Wild chimpanzees outsmart human hunters Chimps in Guinea have learned to deactivate hunters' snares, and they have begun teaching the skill to their offspring.
It's not quite "Planet of the Apes" smart, but it's impressive nonetheless. Five male chimpanzees living in the forests of Guinea have begun foiling human hunters by seeking out and deactivating their snares, according to Discovery News.
Even more impressive, there is evidence that the animals are teaching younger chimps how to dismantle the snares, too. This means that the ability is more than just the cleverness of a few individuals — it's actually being culturally transmitted.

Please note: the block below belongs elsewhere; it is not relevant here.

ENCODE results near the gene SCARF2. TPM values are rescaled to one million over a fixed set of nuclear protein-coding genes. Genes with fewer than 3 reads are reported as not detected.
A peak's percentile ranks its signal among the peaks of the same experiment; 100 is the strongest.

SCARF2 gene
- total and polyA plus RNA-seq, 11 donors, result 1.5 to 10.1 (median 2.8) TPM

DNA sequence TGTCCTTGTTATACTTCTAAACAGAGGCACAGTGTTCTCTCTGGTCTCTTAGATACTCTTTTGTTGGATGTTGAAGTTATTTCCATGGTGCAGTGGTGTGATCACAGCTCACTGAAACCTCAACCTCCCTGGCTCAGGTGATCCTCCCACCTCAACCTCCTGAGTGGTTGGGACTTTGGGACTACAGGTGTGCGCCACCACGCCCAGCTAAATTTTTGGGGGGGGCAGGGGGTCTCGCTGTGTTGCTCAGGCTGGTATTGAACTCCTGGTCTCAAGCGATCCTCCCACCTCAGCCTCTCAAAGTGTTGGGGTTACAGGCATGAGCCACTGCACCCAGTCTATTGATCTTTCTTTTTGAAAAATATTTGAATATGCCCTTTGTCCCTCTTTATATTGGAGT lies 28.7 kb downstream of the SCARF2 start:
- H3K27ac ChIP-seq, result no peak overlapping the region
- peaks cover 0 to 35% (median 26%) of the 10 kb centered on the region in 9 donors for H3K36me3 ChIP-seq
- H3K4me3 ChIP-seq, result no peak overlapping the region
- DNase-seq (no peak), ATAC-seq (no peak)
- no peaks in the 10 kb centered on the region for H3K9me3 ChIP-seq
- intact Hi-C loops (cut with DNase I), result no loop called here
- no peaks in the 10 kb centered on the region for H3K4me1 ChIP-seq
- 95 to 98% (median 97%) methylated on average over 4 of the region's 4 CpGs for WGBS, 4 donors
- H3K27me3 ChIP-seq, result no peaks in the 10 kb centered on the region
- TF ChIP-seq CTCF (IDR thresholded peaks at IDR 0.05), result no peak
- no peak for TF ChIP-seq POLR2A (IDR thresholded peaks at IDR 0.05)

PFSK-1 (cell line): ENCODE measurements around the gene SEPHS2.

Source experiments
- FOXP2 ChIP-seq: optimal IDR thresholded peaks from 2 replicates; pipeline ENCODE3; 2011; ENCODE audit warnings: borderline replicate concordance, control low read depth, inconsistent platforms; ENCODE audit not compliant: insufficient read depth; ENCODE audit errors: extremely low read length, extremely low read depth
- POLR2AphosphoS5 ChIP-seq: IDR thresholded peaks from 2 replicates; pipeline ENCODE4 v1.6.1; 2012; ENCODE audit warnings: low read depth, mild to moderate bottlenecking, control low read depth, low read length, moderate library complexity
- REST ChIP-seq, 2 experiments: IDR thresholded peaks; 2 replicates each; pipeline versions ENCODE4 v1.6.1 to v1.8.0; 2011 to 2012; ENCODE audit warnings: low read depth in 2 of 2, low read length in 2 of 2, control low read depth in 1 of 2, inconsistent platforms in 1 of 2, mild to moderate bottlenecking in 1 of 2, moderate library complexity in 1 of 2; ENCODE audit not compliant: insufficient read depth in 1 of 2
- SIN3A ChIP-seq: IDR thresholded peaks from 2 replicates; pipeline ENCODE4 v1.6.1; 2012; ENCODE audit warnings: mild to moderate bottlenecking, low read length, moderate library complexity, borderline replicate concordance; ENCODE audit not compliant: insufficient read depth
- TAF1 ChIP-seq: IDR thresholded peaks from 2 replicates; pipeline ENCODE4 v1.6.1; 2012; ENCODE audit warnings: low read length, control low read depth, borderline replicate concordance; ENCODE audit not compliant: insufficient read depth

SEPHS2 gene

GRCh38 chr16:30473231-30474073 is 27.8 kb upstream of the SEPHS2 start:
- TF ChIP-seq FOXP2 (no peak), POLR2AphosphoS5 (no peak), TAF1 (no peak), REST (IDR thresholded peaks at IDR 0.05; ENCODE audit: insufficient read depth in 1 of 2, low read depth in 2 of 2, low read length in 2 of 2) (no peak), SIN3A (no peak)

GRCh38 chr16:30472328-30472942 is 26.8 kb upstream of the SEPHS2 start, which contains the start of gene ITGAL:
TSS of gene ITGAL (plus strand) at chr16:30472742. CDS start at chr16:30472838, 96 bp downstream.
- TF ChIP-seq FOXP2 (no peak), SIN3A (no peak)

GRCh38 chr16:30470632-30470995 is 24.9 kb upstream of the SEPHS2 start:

Cultural transmission is a significant advancement because it shows that the animals can learn without trial and error, which is crucial since mistakes in dealing with snares could be fatal.
"Some time in the past, an individual that had been ensnared might have started this behavior," explained Gaku Ohashi, co-author of the study that recorded the chimp behavior. "Young chimpanzees acquired this technique without any injuries." Read the rest on Mother Nature Network.